Question on Engine Thrust - Page 2 - RCCanada - Canada Radio Controlled Hobby Forum
RCCanada - Canada's Radio Control Hobby Forum
General RC Aircraft Discussion Discuss anything RC related

Closed Thread
Thread Tools Display Modes
Old 09-17-2004, 09:43 AM   #11
RCC Supreme Contributor
ronm's Avatar
I am: Ronm
Join Date: Dec 2002
Location: Mission, B.C.
Radio of choice:
# of RCs: 10

Feedback: 0 / 0%
Posts: 5,625
Total Props: 0

       Remove this ad - become a site supporter!
I like the article that gives the full scale examples, it makes it easier to visualize what is actually happening.
Ron Mattiuz

Flying Tigers RC Club
"Flying an airplane is just like riding a bike...except it's harder to put cards in the spokes"
ronm is offline   Quick reply to this message.

Sponsored Links - Subscribe to remove this ad.
Old 09-17-2004, 10:51 AM   #12
I am: Boolean21
Join Date: Sep 2002
Location: Singapore

Feedback: 0 / 0%
Posts: 38,228
Total Props: 56
Originally Posted by JimMcIntyre
Originally Posted by Ed Smith
Not to question all that has been written on this subject but, These forces seem to have their effects only at takeoff....
Good articles.

Try watching any flyer who competes. You'll notice they input rudder for every change in pitch (adding right rudder when performing and inside loop for example). Sure, you can perform most maneuvers (such as a loop) without correcting for P factor (or wind) but, it the aircraft won't exit the maneuvre on the same heading....
Actually the more current trend is to use bank angle to compensate for heading deviations, as rudder corrections are often times easy to see. If done properly you cant see a model bank 2 degrees

Right thrust is a strange animal, and there are lots of theories and what not about the correct use of it. Some guys like Chip Hyde use very little and deal with heading changes by using a throttle to rudder mix. Others use a lot of right thrust and just deal with the problems it brings.

The idea behind it is so that at low speeds and high throttle settings (takeoff, long vertical climbs etc.) the engine will prevent the plane from moving to the left. You cannot completely eliminate this and have a good flying model, its just not a realistic thing to acheive. You basically want to have enough right thrust that the model will track vertically, not forever but for as long as is required for your type of flying.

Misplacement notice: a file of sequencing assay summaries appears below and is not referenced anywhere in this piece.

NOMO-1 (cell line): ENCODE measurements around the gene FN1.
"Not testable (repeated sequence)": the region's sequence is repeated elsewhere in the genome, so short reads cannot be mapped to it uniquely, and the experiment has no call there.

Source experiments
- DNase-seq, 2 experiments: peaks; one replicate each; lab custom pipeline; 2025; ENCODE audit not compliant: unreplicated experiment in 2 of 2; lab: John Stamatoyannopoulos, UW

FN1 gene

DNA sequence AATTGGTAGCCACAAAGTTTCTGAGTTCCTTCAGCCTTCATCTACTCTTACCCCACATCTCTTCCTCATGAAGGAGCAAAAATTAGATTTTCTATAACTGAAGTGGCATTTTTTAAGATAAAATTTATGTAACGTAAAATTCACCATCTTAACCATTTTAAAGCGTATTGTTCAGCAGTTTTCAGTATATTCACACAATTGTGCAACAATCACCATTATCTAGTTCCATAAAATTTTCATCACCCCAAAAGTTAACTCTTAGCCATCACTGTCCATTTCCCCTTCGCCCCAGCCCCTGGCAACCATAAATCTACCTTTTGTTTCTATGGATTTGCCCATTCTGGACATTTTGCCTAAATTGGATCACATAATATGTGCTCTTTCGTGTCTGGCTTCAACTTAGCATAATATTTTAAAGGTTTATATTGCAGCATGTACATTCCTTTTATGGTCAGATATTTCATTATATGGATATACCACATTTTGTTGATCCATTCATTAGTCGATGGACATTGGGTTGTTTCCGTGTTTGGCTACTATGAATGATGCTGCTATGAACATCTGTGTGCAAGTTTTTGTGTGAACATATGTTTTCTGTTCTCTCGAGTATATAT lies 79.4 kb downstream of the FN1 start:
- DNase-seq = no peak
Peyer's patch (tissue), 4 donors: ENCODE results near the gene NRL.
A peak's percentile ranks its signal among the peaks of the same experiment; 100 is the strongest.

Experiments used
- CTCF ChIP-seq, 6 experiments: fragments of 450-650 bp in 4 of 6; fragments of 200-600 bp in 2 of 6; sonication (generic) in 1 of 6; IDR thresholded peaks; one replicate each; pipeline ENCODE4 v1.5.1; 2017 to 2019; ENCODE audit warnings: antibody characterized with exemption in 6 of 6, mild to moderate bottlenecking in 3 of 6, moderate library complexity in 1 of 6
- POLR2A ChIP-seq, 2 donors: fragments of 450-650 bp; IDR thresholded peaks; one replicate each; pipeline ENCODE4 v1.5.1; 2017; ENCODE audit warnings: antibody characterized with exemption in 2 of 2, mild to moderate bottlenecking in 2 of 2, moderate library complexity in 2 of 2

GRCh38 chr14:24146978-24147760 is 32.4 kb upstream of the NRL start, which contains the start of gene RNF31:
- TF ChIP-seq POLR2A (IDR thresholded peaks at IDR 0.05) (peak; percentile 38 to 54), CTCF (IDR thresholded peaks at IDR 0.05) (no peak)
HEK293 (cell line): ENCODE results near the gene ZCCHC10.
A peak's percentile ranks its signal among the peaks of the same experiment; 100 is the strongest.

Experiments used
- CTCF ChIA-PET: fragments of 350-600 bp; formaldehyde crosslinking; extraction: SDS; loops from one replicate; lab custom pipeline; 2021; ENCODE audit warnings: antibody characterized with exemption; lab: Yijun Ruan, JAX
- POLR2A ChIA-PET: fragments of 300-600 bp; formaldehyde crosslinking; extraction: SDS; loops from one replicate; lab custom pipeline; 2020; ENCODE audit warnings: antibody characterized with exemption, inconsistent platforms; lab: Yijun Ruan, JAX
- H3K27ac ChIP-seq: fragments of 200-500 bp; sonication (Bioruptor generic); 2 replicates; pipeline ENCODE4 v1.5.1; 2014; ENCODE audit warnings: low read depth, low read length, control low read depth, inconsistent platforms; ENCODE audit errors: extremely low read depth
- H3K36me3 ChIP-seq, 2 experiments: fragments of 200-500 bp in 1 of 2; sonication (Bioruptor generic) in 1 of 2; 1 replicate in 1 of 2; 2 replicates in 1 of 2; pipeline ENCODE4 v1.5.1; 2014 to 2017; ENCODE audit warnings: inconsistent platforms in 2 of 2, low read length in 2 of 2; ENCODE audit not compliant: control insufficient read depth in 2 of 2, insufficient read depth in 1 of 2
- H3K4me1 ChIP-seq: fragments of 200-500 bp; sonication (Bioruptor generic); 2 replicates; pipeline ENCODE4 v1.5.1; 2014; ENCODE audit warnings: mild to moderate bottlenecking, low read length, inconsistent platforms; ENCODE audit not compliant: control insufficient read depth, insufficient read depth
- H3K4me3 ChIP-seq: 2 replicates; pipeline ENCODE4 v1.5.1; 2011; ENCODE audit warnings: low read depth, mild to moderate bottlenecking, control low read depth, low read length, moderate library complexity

Too much right thrust will cause problems in loops, hard corners etc, it just wont fly as it should. Too little right thrust will give you headaches when trying to fly a straight vertical line. It can also effect horizontal flight. Right thrust also aggrevates the P-factor effect during inverted flight, so too much is a really bad thing if you spend lots of time upside down.

Right thrust is also very specific to the throttle setting, so it really depends on prop, engine output, aircraft speed. Since it is power dependant temperature and humidity changes effecting engine performance will change how much of an effect it has.

I have seen pattern models of the same design have thrust variations of over 2 degrees (which is a lot) depending on each flyers particular setup and their own personal feel for the model. Most designers have thrust built in for a specific configuration, change that and the thrust will need to change.

Its a real trial and error type setting, keep trying different thrust positions make a number of flights on the model to get a feel for it. Change the thrust and note if it is an improvment or not. Always record your observations/configurations somewhere, in the future you can use past experience to make more educated choices for thrust positions.

This is a really gray subject, bottom line is right thrust will fix one part of all these phenomenon and the rest you just have to learn to fix with your fingers.
PurgatorY is offline   Quick reply to this message.